Jason Clare outlines Aust Research Council funding review

Joseph Brookes
Senior Reporter

Ministers’ power to veto research funding will be scrutinised as part of an independent inquiry into the role and function of the Australian Research Council, announced by Education minister Jason Clare overnight, as he promised to “reset” the government’s relationship with universities.

The new minister has also committed to fast track the current backlog in student visa processing, work on retaining foreign students in Australia after they complete their study, and committed more than $20 million to boost the proportion of students from disadvantaged backgrounds.

The previous Coalition government faced backlash when then-acting education minister Stuart Robert vetoed funding for six humanities research projects which had been recommended by the Australian Research Council (ARC) through a peer review process.

New Education minister Jason Clare. Image: Twitter

The move – the latest in an increasing use of the controversial veto powers by Coalition ministers – drew fierce criticism from the Australian and international research community.

Labor would later promise it would not block ARC recommendations but stopped short of supporting a Greens bill that would have removed the power altogether.

In an inquiry into the bill, the ARC and Education department also backed the ministerial intervention powers, claiming the veto backlash stemmed from a “communication” problem.

On Wednesday evening, Mr Clare appeared to put removing the power back on the table.

“The delays and the political interference in the way competitive grants operate need to end,” Mr Clare said in an address to the Universities Australia conference on Wednesday night, his first major speech to the sector.

“It damages our international reputation.  It also makes it harder for you to recruit and retain staff.”

While Mr Clare did not address the veto power explicitly, he said he would initiate the independent review of the ARC a Senate committee called for in March. The committee recommended this review include the ARC’s “governance and research funding processes” and the controversial new directions issued to the agency by the former government.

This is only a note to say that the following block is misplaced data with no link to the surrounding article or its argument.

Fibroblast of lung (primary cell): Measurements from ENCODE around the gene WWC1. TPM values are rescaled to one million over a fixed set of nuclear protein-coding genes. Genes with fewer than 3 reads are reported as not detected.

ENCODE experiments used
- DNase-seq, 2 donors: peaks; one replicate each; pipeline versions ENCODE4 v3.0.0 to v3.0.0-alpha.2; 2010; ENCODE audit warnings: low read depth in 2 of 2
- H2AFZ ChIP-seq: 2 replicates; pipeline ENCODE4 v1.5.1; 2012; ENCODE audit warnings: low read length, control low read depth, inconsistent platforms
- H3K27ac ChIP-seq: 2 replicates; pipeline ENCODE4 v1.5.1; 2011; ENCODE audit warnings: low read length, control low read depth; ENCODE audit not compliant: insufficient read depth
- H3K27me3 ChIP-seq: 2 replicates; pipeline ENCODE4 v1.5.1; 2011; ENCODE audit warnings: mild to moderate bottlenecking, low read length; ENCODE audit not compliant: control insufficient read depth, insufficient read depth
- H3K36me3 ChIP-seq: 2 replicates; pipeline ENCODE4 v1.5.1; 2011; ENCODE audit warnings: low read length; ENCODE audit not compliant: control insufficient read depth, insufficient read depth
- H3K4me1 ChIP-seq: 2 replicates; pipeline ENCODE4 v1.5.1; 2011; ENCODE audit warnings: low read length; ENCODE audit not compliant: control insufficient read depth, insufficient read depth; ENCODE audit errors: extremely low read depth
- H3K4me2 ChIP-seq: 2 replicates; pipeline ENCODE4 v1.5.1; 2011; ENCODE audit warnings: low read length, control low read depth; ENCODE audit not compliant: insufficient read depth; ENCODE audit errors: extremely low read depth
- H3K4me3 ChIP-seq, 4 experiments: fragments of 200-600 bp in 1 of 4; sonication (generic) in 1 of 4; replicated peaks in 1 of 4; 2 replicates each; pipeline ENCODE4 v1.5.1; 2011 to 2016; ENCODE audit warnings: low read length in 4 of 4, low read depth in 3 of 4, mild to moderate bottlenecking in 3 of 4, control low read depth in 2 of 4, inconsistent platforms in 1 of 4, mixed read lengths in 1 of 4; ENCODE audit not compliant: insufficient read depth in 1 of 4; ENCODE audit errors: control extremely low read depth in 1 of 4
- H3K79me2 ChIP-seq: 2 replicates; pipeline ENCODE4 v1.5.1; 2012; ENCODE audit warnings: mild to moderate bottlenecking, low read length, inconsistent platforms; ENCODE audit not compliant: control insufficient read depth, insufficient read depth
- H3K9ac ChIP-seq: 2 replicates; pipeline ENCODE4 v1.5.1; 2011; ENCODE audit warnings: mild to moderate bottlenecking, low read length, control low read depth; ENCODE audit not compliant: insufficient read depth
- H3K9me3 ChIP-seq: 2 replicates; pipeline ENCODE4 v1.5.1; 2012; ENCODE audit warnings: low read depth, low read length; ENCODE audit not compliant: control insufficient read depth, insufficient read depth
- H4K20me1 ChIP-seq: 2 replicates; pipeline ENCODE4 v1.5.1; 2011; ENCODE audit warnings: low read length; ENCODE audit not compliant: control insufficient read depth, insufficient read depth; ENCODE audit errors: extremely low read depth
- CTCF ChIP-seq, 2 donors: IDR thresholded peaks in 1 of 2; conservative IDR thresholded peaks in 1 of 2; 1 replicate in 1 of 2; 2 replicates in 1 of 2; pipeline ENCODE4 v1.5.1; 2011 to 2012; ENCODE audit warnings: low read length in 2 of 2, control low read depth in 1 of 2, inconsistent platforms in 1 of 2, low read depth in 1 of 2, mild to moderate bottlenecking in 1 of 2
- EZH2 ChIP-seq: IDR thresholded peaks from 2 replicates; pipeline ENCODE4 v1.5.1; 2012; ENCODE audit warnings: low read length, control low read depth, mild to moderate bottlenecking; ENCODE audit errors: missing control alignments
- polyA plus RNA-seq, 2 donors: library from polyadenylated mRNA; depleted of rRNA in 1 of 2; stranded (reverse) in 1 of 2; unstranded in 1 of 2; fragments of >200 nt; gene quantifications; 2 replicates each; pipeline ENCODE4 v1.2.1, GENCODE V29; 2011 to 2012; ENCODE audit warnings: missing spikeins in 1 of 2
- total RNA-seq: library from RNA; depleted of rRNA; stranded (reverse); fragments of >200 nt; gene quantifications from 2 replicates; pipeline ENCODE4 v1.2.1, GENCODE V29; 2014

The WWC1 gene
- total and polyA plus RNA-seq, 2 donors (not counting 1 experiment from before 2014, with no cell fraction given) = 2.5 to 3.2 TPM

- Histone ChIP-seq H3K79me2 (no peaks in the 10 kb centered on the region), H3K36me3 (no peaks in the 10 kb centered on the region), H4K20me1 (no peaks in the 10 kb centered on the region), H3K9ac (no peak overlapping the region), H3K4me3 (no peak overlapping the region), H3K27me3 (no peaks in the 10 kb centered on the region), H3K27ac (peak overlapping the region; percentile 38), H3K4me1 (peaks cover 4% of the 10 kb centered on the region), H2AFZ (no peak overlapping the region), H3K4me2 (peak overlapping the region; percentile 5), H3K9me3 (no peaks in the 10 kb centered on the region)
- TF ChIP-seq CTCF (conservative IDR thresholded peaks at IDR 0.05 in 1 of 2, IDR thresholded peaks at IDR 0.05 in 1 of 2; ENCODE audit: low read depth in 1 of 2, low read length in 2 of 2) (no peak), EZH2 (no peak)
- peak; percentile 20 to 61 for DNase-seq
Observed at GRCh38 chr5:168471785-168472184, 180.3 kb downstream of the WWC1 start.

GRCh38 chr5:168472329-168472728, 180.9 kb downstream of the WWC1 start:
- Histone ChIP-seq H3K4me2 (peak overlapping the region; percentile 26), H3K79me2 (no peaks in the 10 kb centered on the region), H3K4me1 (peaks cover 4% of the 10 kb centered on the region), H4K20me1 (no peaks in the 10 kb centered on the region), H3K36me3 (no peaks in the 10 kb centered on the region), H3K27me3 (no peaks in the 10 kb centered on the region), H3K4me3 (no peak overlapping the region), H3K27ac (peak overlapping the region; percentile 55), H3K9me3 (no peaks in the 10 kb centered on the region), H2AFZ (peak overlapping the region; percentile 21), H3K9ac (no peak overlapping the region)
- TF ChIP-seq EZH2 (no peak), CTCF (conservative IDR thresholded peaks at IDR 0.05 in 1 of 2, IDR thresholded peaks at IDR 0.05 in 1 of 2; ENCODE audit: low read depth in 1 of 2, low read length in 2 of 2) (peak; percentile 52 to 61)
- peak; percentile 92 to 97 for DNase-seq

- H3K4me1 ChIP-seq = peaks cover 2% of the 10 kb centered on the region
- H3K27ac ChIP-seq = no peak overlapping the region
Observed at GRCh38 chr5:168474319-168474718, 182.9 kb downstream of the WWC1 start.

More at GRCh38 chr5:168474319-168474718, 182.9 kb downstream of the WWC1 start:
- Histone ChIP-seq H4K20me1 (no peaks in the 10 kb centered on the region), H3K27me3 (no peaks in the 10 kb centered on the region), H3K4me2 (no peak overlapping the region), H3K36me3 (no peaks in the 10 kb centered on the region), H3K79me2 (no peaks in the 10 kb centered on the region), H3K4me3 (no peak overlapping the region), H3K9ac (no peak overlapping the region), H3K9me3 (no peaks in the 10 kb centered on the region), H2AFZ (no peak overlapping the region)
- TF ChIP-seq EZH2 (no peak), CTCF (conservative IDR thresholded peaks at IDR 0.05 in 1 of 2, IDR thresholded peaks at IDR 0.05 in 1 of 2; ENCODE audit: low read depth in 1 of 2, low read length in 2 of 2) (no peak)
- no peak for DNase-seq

Mr Clare said the Australian Universities Accord Labor took to the election will be a “reset” for the sector and its relationship with government, with the meetings to have a view of establishing a long term bipartisan plan for universities.

“Looking at everything from funding and access, to affordability, transparency, regulation, employment conditions and also how universities and TAFEs and other higher education and vocational education providers and training institutions work together,” Mr Clare said.

A small group of “eminent Australians” will be appointed within months to lead the Accord planning, and a consultation will run for its terms of reference.

In the meantime, more resources have been allocated by the government to address a backlog in visa processing, which universities say is risking foreign student arrivals.

Mr Clare said the Education and Home Affairs departments will work together to address the backlog ahead of the second university semester, with 100 additional staff now working on it.

More equitable access to higher education, noting the enrolment rate of students from low socio-economic backgrounds has not changed significantly in more than a decade.

“Where you live, how much your parents earn, whether you are Indigenous or not, is still a major factor in whether you are a student or a graduate of an Australian university,” Mr Clare said.

“I don’t want us to be a country where your chances in life depend on your postcode, your parents, or the colour of your skin.

“None of us want that. But that’s where we are today.”

The new government will provide $20.5 million over the next four years to expand the work of the National Centre for Student Equity in Higher Education based at Curtin University as a starting point.

Mr Clare urged the sector to work with the government on the reforms and any that will follow, promising a more constructive relationship than his predecessors.

“This is a new government. And with it comes a new opportunity,” he said.

“A chance to do things differently. To reset. To rebuild. And reform.”

Do you know more? Contact James Riley via Email.

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